sequence analysis software

Thomas L Sims tsims at magnus.acs.ohio-state.edu
Tue Jun 16 21:51:56 EST 1992

(and Francis Ouellette replies:)

>here at "YEAST Chromosome I central" when we use a PC, we use PC/Gene.

(lots of laudatory comments deleted)

>I understand that using a commercial package is done to avoid
>having to go from one package to the next, and one format to
>the next, but that would be"le meilleur des mondes possible"
>which we don't have yet, because we don`t all have unix boxes
>on our desks :)

I've got a few follow-up questions (I'm in the market too).

1. How do the stand-alone programs compare price-wise to the on-line programs
(i.e. UWGCG or Intelligenetics IG-Suite)? I'm _not_ talking about having a site
license on your local VAX or Unix machine, with a system manager etc., but in
terms of (poorer) sites where one would have to telnet to a remote site for the
service. Does the cost for cpu minutes for searches/sequence comparisons
eventually equal/surpass the stand-alone price over the course of 3-5 years?

2. How do the stand-alone programs compare in terms of difficult computational
requirements to the on-line programs? For example--doing a combination of
pairwise and multiple sequence comparisons to find conserved/variable domains.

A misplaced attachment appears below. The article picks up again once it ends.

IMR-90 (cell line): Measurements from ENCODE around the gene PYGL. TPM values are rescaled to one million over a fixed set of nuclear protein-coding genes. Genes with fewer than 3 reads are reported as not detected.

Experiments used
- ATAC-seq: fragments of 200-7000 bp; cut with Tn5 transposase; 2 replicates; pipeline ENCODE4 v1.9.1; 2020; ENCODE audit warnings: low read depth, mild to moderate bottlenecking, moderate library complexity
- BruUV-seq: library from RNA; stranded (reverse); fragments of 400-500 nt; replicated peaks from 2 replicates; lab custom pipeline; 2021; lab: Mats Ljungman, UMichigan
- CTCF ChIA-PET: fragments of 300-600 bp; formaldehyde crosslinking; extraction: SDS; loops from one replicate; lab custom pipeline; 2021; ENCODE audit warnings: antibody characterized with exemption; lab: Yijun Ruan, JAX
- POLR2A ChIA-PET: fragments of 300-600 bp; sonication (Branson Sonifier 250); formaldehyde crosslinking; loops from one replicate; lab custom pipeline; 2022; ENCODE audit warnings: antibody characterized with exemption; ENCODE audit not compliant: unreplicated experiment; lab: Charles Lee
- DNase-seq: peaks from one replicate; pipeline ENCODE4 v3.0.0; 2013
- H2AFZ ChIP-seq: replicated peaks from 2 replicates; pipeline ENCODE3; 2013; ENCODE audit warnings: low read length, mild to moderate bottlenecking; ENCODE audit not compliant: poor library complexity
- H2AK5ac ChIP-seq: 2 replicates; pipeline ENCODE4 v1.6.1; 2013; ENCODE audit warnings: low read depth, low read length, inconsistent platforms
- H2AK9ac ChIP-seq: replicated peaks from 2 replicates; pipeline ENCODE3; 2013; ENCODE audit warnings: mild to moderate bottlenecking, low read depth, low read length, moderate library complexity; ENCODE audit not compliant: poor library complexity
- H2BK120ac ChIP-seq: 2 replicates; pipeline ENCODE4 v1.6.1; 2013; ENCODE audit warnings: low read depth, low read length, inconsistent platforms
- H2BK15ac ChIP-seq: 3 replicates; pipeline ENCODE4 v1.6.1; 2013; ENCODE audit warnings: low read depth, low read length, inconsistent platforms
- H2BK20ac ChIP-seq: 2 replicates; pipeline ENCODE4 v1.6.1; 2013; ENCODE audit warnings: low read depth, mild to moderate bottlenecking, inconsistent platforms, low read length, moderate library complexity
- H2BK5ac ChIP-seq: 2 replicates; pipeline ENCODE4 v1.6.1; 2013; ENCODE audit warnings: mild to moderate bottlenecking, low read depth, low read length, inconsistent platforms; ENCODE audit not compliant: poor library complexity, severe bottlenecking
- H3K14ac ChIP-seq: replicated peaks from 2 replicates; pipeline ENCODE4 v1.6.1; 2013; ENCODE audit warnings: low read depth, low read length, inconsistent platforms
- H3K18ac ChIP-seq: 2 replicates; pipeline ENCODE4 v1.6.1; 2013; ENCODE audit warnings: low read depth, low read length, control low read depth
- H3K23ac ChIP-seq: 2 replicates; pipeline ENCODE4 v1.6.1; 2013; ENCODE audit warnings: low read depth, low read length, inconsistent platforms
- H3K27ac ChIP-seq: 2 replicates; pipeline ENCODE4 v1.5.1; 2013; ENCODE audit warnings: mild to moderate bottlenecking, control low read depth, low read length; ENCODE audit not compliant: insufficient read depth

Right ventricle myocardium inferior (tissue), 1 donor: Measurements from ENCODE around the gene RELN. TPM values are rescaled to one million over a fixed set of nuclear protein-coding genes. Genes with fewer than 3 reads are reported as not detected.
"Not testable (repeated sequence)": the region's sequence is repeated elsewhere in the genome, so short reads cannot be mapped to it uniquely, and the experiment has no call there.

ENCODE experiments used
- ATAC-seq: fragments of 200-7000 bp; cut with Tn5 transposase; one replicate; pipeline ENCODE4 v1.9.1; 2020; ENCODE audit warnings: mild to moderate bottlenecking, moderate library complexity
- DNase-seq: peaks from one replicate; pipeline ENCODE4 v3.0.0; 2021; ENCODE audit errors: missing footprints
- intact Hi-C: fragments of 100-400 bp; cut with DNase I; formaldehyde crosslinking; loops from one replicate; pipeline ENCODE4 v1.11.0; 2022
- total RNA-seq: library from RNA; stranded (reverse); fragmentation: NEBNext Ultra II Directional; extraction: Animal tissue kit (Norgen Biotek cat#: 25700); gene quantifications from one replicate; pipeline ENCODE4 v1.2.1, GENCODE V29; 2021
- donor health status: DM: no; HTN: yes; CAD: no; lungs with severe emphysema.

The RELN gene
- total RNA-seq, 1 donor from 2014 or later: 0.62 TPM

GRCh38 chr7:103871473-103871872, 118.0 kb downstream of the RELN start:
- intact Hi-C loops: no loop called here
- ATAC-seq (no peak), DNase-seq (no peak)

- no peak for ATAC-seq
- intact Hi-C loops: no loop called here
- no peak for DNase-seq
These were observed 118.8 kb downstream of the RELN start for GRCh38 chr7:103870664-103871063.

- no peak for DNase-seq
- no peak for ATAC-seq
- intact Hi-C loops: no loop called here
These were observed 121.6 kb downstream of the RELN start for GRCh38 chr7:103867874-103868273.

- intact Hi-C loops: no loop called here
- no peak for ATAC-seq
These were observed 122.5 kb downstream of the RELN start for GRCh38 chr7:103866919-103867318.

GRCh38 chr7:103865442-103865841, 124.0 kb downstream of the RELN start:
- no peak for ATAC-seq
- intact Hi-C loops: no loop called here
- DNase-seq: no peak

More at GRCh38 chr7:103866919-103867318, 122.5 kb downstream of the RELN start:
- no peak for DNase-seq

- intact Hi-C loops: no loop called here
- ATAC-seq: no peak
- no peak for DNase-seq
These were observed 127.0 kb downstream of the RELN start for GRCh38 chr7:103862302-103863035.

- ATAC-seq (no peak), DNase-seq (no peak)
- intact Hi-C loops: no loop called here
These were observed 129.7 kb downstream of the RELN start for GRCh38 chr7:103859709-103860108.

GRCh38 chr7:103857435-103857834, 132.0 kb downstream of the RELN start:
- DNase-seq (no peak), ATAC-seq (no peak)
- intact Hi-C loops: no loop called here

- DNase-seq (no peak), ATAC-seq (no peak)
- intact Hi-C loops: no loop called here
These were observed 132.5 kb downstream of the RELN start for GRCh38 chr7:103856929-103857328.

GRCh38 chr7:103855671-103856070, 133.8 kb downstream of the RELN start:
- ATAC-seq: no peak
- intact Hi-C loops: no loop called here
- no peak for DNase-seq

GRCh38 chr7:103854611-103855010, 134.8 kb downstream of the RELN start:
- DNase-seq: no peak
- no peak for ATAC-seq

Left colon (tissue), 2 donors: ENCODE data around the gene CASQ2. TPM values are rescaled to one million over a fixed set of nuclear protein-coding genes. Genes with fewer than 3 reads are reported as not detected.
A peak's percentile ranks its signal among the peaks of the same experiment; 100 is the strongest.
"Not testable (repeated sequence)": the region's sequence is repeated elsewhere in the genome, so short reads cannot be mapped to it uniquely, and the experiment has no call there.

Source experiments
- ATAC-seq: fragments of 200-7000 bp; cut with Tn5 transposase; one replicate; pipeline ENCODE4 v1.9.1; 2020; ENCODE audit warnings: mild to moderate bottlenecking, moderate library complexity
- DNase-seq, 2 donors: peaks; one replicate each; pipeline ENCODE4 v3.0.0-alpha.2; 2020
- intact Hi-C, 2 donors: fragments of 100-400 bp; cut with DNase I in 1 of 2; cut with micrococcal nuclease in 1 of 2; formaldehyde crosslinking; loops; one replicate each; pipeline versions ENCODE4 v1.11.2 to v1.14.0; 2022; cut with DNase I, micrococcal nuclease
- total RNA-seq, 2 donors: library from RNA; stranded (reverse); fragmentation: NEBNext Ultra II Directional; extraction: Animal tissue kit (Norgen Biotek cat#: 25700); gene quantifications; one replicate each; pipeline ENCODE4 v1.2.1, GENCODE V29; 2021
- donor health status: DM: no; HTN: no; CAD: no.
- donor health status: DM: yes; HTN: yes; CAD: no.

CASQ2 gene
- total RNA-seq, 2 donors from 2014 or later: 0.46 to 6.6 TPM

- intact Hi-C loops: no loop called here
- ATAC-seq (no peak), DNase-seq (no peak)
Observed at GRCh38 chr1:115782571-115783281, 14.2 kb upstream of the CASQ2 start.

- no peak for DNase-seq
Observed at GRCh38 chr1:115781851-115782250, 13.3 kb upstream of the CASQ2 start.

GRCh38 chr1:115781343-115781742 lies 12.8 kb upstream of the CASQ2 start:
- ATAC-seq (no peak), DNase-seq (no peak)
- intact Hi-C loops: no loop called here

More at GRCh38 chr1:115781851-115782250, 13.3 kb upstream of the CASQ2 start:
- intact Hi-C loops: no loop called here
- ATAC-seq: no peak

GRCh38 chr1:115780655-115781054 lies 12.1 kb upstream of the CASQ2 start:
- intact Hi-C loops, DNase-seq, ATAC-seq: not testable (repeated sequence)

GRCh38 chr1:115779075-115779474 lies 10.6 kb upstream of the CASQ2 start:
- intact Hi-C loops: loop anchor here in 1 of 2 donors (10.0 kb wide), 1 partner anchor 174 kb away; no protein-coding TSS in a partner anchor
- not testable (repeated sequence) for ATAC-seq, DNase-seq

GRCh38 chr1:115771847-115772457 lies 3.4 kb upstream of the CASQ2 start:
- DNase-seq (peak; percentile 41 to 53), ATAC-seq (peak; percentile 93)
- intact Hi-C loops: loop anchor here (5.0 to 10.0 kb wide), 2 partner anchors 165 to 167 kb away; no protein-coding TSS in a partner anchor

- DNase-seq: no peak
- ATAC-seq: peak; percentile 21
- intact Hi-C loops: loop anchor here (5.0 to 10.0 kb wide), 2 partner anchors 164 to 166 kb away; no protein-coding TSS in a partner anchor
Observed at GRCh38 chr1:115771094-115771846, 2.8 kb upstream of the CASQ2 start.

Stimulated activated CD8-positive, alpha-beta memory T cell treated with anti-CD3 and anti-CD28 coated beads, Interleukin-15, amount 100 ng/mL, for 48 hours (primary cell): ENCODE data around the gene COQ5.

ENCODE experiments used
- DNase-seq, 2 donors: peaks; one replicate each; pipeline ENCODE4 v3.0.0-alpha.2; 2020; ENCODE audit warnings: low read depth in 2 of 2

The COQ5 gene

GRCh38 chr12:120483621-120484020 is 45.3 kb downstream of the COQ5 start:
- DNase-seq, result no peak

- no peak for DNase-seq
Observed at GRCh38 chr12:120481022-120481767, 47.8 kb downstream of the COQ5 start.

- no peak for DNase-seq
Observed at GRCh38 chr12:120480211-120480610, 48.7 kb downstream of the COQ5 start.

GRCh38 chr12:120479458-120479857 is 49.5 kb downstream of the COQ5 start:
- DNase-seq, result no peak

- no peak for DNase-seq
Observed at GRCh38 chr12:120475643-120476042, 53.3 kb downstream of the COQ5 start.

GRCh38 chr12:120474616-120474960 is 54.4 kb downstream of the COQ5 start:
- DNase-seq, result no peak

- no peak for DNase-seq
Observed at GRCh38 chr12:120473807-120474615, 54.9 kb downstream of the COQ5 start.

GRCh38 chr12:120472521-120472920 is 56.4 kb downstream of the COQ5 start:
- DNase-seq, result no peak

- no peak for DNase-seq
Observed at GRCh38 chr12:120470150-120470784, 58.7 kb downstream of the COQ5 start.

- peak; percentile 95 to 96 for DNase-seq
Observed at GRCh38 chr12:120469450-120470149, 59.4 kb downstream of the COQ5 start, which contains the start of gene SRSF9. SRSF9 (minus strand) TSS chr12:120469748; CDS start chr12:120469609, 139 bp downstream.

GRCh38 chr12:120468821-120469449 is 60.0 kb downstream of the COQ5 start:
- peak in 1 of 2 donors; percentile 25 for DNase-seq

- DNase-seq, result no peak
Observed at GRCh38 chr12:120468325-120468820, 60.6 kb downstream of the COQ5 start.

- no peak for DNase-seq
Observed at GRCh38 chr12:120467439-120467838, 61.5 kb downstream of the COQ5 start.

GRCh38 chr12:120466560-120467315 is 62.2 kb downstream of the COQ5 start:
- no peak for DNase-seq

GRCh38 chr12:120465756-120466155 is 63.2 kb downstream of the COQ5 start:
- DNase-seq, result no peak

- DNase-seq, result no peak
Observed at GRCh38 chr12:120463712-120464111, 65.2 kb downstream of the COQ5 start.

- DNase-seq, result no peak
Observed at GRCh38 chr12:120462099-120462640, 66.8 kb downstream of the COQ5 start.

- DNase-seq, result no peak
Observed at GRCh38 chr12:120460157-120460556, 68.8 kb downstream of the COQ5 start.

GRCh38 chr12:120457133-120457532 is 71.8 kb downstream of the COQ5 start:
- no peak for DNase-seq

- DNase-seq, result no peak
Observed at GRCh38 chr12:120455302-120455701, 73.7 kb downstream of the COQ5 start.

(I've done a series of multiple sequence alignments using UWGCG on our local
VAX lately for review articles I've been writing. The latest was a 24-gene
{amino acids} comparison of S-related RNases {about 200 aa} using PILEUP and
PLOTSIMILARITY programs from UWGCG. I'm now trying to do some 5' end dot-matrix
searches for potential regulatory sites (given that those searches are bogus
anyway). Can the PC-based programs handle these?

3. Do 386/486 machines give you a substantial speed increase using the
stand-alone programs versus slower machines? I've always had the impression
that the PC-programs were written for AT machines (based on economic realities)
and couldn't really take advantage of the greater processing speed/memory
available in newer machines?

4. Last, does anyone know if there are any programs (being) written to take
advantage of OS/2 2.0 or Windows 3.1 environments?

5. OK, one more. Does anyone know about (stand-alone or otherwise) programs 
that can give you a graphical display of predicted protein structure from amino
acid sequence data? I'm not talking about "squiggly plot" graphs like the 
UWGCG programs give, but something that actually lets you "see" the helix. I've
seen/used the output from Tony Croft's SEQANAL program (which is good!) that
lets you look at various aspects of protein structure comparison. I know that 
all of these programs are (basically?) guesses given the difficulty in going 
from 1-D chemical properties to a 3-D structure, so I'm not expecting the kind 
of data that you could get from X-ray crystallography.


Je veux le meilleur des mondes, s'il te possible. (Please correct my grammar!)

Tom Sims
tsims at magnus.acs.ohio-state.edu

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